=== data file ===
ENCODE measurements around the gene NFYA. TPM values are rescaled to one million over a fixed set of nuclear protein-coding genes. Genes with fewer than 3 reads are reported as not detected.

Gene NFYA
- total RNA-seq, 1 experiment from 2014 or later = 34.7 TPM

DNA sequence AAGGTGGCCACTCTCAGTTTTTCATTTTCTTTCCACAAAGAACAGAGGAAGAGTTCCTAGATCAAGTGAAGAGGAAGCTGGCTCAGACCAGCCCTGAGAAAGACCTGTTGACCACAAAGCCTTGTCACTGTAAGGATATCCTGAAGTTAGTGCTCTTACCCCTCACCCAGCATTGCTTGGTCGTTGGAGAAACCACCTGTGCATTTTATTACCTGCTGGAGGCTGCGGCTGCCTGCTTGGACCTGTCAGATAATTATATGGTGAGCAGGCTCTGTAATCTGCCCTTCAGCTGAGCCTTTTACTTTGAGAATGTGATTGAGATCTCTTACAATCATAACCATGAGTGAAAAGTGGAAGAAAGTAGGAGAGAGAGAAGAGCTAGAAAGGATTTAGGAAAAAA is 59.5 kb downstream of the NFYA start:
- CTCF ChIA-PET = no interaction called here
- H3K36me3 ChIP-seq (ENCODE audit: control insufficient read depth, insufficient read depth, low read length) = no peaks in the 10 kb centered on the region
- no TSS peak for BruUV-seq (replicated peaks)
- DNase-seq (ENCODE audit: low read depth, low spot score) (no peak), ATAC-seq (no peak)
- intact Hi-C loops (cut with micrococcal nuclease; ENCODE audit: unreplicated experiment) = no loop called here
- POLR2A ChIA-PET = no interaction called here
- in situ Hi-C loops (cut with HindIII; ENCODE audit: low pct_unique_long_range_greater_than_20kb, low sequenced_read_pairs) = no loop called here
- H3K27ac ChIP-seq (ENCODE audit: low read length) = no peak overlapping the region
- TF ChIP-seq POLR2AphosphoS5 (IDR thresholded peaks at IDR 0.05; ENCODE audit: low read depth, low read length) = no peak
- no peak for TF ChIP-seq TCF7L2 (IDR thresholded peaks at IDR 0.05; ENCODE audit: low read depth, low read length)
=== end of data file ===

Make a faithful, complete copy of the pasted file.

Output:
ENCODE measurements around the gene NFYA. TPM values are rescaled to one million over a fixed set of nuclear protein-coding genes. Genes with fewer than 3 reads are reported as not detected.

Gene NFYA
- total RNA-seq, 1 experiment from 2014 or later = 34.7 TPM

DNA sequence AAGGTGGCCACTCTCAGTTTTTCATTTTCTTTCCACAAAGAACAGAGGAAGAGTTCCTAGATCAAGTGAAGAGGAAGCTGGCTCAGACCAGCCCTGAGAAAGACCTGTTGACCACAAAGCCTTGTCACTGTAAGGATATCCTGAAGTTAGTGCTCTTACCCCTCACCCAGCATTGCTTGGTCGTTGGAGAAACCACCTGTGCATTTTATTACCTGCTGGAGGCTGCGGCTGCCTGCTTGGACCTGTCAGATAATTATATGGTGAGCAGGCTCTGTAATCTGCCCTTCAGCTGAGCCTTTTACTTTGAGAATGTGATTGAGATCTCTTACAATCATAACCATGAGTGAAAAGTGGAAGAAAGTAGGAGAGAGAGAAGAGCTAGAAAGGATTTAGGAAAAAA is 59.5 kb downstream of the NFYA start:
- CTCF ChIA-PET = no interaction called here
- H3K36me3 ChIP-seq (ENCODE audit: control insufficient read depth, insufficient read depth, low read length) = no peaks in the 10 kb centered on the region
- no TSS peak for BruUV-seq (replicated peaks)
- DNase-seq (ENCODE audit: low read depth, low spot score) (no peak), ATAC-seq (no peak)
- intact Hi-C loops (cut with micrococcal nuclease; ENCODE audit: unreplicated experiment) = no loop called here
- POLR2A ChIA-PET = no interaction called here
- in situ Hi-C loops (cut with HindIII; ENCODE audit: low pct_unique_long_range_greater_than_20kb, low sequenced_read_pairs) = no loop called here
- H3K27ac ChIP-seq (ENCODE audit: low read length) = no peak overlapping the region
- TF ChIP-seq POLR2AphosphoS5 (IDR thresholded peaks at IDR 0.05; ENCODE audit: low read depth, low read length) = no peak
- no peak for TF ChIP-seq TCF7L2 (IDR thresholded peaks at IDR 0.05; ENCODE audit: low read depth, low read length)